By Wesley J. Smith
There was a day in the not-too-distant past when physicians were respected, even revered, as learned professionals. We understood that doctors followed a “higher calling.” Indeed, physicians were expected to adhere to a code of conduct—epitomized by the Hippocratic Oath’s venerable injunction, “do no harm.”
Times have changed. The old hierarchies eroded and professional standards evolved accordingly. Some of this has obviously been for the better. For example, where doctors once made life-and-death treatment decisions, patients now may refuse care, e.g., no more tethering to medical machinery when one simply wants to die naturally at home.
But many of the changes have been for the worse. The doctor’s role is increasingly that of a highly trained “service provider,” whose job is to provide the patient with data to make informed choices and then perform all requested procedures. In this deprofessionalized milieu, many within the medical and bioethics intelligentsia argue that a doctor’s moral judgment—”medical conscience,” as it is sometimes known—has no place at the bedside.
Since the legalization of abortion (and in some places assisted suicide), most conscience debates have focused on whether doctors can be forced to take human life. This contest is being waged in Canada, where the Supreme Court conjured a positive right to euthanasia—enacted into law by Parliament three years ago.
In the wake of legalization, most provincial medical associations published ethics opinions requiring doctors to provide lethal interventions for every legally qualified patient upon request or, if morally opposed, refer the patient to a doctor they know to be willing. Whether that duty will be embedded into the law is currently being debated.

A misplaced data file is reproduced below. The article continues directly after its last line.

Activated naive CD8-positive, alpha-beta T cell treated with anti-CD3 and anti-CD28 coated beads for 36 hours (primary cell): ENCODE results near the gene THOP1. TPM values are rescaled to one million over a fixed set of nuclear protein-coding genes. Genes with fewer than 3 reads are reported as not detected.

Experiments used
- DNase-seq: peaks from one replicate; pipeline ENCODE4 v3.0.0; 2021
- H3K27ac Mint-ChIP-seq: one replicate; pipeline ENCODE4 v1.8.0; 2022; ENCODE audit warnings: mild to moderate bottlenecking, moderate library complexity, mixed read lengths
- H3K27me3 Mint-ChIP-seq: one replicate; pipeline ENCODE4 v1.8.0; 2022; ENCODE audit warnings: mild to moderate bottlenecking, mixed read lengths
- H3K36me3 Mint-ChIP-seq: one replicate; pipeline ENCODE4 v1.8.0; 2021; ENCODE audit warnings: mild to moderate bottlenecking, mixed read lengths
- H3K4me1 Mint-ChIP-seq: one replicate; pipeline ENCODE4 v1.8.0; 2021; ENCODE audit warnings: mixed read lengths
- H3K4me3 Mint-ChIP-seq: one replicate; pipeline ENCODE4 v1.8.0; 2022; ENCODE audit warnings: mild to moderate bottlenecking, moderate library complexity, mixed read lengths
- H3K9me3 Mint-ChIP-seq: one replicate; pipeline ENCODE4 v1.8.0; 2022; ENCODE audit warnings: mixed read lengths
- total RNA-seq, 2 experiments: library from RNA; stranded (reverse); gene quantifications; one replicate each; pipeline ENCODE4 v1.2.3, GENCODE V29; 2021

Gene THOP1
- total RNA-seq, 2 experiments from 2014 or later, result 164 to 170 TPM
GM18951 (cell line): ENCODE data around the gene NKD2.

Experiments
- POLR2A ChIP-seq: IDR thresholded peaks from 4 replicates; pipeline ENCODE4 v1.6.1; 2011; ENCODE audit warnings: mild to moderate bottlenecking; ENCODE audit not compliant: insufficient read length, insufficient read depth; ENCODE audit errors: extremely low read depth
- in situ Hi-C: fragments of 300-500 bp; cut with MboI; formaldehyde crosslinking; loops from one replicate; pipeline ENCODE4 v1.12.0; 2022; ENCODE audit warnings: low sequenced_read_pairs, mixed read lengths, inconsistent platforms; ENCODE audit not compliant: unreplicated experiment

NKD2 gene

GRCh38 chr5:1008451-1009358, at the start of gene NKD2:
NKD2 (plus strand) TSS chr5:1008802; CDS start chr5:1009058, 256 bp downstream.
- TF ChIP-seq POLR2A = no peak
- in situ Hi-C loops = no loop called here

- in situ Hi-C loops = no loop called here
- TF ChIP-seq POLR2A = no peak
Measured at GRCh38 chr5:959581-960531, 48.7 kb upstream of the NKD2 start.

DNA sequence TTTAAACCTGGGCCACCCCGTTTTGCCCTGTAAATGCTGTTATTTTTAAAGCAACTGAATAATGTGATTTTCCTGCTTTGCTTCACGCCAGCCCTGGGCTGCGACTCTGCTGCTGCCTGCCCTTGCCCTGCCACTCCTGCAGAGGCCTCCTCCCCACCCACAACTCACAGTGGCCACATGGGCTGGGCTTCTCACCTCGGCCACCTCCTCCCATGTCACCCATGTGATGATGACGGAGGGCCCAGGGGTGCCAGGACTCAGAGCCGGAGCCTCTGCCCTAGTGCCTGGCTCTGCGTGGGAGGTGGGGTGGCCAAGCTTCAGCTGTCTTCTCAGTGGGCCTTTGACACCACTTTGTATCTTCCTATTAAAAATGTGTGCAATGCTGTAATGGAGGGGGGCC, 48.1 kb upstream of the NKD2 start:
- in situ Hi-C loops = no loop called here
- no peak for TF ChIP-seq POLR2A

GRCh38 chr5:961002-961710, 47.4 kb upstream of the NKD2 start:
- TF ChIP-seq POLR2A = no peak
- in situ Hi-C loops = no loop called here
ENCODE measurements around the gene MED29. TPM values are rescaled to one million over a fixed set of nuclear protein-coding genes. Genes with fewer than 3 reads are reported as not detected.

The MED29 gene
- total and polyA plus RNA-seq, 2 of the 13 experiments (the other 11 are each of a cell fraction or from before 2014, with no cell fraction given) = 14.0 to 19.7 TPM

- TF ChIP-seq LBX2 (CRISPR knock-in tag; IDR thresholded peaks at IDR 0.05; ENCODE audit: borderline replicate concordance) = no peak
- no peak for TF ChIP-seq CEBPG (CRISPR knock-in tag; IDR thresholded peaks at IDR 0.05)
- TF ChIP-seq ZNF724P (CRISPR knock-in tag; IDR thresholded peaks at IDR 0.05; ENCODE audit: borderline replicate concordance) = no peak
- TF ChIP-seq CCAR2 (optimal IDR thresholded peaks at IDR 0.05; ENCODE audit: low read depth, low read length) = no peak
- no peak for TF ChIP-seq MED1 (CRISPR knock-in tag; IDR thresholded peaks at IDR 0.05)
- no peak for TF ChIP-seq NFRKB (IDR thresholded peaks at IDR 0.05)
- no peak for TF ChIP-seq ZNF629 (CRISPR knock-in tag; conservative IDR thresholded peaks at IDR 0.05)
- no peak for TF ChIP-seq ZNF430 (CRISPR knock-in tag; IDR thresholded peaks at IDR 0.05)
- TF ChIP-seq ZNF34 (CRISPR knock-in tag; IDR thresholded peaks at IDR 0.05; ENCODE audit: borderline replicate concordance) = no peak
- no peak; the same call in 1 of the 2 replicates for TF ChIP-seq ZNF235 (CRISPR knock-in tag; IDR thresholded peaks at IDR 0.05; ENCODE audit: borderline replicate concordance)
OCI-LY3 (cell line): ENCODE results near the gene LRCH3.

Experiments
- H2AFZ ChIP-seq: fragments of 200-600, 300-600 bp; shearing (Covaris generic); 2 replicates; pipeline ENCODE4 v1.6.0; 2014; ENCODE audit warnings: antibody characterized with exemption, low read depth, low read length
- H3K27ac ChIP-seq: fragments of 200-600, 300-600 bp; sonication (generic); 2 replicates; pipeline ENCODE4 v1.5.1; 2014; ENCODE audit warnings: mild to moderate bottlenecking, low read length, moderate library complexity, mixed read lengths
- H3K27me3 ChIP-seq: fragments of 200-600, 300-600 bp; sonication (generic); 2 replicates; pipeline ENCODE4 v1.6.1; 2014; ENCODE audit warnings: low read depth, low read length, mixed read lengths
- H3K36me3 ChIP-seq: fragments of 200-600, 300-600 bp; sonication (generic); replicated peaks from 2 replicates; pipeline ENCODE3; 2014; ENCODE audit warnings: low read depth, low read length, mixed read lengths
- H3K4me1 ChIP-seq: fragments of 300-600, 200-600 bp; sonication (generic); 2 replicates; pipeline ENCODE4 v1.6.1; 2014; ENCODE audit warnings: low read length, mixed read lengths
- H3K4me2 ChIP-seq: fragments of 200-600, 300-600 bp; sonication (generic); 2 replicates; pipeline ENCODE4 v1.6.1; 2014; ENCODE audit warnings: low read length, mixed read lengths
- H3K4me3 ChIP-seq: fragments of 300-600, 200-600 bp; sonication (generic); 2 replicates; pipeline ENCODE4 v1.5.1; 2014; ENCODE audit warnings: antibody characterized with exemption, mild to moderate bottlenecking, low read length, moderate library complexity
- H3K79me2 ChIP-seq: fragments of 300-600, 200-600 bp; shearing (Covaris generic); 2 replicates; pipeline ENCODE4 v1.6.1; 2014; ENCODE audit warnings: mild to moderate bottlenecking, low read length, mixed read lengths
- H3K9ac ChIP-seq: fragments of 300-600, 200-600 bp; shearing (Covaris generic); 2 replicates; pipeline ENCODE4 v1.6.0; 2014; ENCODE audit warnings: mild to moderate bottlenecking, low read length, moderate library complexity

Here in the United States, a 2007 ethics opinion of the American College of Obstetricians and Gynecologists (ACOG)—reaffirmed in 2016—invokes the term conscience while seeming not to know what it means:
Although respect for conscience is important, conscientious refusals should be limited if they constitute an imposition of religious and moral beliefs on patients. . . . Physicians and other healthcare providers have the duty to refer patients in a timely manner to other providers if they do not feel that they can in conscience provide the standard reproductive services that patients request.
If ACOG’s view were ever mandated legally, every obstetrician and gynecologist in America would be required to be complicit in terminating pregnancies. Victoria, Australia, has already imposed a legal duty to abort-or-refer on all of its licensed doctors.
Meanwhile, the American Civil Liberties Union has launched a campaign of litigation against Catholic hospitals that adhere to the church’s moral teachings, shopping for that one judge willing to shatter the religious freedom of church-affiliated health care institutions.
A push is also on to restrict conscience in less contentious fields of practice. The internationally influential Journal of Medical Ethics has published bioethicist Francesca Minerva pushing the logic of doctors-as-order-takers to its conclusion. Using examples of people who had horns surgically implanted in foreheads and feminists who wanted their bodies “uglified” as an ideological statement, Minerva makes the absolutist claim that a doctor’s job requires doing precisely what the patient wants: